Limiting Reactant Lab Report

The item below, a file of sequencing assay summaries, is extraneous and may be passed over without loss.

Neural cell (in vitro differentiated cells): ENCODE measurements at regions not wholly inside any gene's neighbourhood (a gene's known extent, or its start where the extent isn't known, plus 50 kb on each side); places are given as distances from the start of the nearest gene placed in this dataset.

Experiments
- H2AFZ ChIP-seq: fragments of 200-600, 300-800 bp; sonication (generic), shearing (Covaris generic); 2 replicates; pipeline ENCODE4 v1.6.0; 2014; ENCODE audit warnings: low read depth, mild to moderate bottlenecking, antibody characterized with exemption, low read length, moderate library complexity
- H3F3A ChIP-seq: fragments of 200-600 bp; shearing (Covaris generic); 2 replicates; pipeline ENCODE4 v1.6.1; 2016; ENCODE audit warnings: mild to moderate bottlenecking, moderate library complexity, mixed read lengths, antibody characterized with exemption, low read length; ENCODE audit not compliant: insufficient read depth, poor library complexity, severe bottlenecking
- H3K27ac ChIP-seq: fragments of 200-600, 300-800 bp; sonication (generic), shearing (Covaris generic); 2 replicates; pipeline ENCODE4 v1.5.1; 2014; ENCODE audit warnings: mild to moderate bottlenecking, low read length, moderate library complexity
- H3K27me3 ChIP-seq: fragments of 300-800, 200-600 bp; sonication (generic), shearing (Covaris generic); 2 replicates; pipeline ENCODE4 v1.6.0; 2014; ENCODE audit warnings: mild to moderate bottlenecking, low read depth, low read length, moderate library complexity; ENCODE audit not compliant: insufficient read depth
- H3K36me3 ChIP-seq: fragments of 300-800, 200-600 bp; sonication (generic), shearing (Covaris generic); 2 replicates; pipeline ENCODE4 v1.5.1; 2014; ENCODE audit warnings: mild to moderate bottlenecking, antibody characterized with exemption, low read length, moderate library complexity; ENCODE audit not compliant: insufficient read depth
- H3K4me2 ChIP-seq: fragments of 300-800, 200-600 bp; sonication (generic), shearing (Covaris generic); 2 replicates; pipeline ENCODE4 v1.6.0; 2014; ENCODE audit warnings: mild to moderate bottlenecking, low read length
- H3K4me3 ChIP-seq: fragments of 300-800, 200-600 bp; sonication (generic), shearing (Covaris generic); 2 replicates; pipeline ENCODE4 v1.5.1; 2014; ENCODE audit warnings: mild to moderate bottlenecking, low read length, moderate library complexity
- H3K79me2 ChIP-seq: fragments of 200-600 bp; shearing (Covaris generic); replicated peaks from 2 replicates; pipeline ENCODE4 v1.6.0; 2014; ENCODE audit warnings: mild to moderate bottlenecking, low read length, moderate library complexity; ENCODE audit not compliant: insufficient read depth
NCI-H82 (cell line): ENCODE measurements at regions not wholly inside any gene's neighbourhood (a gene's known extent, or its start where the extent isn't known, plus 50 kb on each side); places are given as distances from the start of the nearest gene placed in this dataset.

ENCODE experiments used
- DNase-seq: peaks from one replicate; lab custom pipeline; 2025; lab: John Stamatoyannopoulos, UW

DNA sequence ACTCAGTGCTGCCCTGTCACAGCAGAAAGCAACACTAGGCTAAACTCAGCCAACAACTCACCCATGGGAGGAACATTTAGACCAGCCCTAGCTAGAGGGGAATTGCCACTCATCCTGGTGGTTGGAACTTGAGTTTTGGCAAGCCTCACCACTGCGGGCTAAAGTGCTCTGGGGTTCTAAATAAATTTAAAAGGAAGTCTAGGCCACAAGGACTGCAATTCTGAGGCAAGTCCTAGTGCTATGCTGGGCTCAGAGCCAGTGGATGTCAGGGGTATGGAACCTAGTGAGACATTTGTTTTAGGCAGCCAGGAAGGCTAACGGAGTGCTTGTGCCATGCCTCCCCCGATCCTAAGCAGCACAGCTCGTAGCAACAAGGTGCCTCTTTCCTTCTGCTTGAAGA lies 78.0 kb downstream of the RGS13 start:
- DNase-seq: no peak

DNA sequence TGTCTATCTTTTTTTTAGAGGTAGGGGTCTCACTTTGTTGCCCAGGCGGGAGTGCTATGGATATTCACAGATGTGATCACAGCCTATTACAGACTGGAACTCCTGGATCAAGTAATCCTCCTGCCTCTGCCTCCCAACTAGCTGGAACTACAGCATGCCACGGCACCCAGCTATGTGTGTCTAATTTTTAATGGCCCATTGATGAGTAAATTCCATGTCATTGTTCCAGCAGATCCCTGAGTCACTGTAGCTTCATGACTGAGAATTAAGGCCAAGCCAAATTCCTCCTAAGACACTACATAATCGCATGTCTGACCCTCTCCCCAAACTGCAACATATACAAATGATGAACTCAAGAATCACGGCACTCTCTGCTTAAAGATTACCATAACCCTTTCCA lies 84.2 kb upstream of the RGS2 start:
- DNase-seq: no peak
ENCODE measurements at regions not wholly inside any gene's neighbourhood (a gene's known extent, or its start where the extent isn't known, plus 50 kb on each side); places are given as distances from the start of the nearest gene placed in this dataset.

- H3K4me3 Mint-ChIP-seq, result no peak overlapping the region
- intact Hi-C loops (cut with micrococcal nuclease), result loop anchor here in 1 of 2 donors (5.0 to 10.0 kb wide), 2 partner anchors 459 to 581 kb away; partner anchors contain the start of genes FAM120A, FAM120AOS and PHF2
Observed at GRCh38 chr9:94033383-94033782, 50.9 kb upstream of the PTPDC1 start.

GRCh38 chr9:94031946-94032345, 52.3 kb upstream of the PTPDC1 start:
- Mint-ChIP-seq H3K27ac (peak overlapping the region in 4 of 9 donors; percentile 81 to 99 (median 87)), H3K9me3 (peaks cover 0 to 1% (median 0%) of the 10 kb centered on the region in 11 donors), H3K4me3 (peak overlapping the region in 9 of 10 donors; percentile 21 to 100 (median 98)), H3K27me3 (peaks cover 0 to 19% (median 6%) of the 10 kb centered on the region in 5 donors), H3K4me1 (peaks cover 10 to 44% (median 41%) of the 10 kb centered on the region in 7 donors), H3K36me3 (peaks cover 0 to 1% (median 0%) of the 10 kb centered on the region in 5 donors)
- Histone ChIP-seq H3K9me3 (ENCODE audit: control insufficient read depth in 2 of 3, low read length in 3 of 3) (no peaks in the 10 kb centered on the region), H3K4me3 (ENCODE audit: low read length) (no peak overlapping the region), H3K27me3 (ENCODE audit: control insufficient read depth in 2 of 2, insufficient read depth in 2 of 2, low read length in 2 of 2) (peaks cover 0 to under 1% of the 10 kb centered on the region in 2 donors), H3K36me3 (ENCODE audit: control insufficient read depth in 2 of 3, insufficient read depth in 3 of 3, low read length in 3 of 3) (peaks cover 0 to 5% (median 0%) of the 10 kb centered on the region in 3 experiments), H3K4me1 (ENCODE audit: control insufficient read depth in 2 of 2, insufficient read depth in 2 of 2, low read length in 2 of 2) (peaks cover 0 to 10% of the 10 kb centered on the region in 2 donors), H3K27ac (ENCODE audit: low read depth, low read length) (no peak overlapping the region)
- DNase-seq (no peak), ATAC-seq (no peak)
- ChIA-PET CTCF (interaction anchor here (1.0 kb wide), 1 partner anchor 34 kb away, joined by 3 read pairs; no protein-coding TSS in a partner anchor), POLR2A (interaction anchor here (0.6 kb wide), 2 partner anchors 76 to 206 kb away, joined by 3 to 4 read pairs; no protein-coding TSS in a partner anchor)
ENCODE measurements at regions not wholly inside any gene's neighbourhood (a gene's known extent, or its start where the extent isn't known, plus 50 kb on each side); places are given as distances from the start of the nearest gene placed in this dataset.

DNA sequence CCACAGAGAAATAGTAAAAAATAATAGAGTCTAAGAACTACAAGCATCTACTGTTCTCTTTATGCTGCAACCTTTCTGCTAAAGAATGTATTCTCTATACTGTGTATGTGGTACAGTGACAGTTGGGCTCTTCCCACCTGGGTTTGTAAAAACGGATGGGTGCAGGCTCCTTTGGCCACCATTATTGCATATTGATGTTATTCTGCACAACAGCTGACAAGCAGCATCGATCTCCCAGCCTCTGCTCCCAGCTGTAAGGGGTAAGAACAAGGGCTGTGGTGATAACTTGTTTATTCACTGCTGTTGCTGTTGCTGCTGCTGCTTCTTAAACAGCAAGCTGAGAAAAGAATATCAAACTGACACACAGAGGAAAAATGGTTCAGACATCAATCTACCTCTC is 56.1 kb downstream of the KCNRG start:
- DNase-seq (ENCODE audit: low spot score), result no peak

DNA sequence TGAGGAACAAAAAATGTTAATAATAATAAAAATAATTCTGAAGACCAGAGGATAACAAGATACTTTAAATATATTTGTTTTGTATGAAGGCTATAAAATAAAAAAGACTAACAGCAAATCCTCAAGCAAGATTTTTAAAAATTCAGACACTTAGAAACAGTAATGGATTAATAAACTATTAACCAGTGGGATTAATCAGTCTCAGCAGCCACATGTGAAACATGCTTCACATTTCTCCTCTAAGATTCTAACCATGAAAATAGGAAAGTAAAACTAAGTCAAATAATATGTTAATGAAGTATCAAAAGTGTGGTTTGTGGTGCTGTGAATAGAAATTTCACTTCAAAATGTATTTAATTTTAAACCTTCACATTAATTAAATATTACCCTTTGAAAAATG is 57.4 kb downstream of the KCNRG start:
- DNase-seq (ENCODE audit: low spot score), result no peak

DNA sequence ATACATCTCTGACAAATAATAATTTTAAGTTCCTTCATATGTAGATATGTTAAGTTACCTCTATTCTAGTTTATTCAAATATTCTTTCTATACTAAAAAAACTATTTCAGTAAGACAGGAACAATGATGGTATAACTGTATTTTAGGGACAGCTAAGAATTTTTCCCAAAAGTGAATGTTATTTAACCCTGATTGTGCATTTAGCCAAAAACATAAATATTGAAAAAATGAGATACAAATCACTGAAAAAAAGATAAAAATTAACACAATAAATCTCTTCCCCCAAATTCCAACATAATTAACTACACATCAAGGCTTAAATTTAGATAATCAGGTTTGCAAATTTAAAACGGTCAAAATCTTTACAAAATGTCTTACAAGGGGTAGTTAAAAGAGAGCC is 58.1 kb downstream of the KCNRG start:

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Rajeev Pathapati Limiting Reactant Lab Chemistry 6th Due: 2/9/12 Introduction: When a chemical reaction occurs, there is usually a limiting reactant. In a chemical reaction, the limiting reactant, also known as the limiting reagent, is the reactant that is totally consumed at the end of a chemical reaction, and is the reactant that limits the amount of product formed. This also results in excess of the other reactant(s). The reaction tested in this experiment was between a Copper (II) Chloride aqueous solution, and Aluminum metal. The purpose of the lab was to determine which reactant was the limiting reactant, and to see how much of the other reactant was used. The true molarity of a compound can be defined as the amount of moles per liter of that substance. The equation of this single displacement chemical reaction done during this lab is 2Al(s) + 3CuCl(aq) → 3Cu (s) + 2AlCl2 (aq). In the reaction, the solid Aluminum replaces the Copper in Copper (II) Chloride to produce solid copper, and Aluminum Chloride. In order to find which reactant is the limiting reactant, an equation based on the molarity of the Copper (II) Chloride may be used, or the products of the reaction may be observed. If the bluish tint of the Copper (II) Chloride fades, or disappears before the Aluminum is completely used to form Aluminum Chloride, then it can be said that the Copper (II) Chloride is the limiting reactant in this reaction. On the other hand, if all of the 1.5 grams of Aluminum pebbles are used to create Aluminum Chloride before the Copper (II) Chloride solution changes color, then it can be said that the Aluminum is the limiting reactant in this reaction. Hypothesis: If 1.5 grams of Aluminum pebbles are placed in 100 ml of 0.25 molarity Copper (II) Chloride aqueous solution in order to determine which of the reactants is the limiting factor, then the Copper (II)

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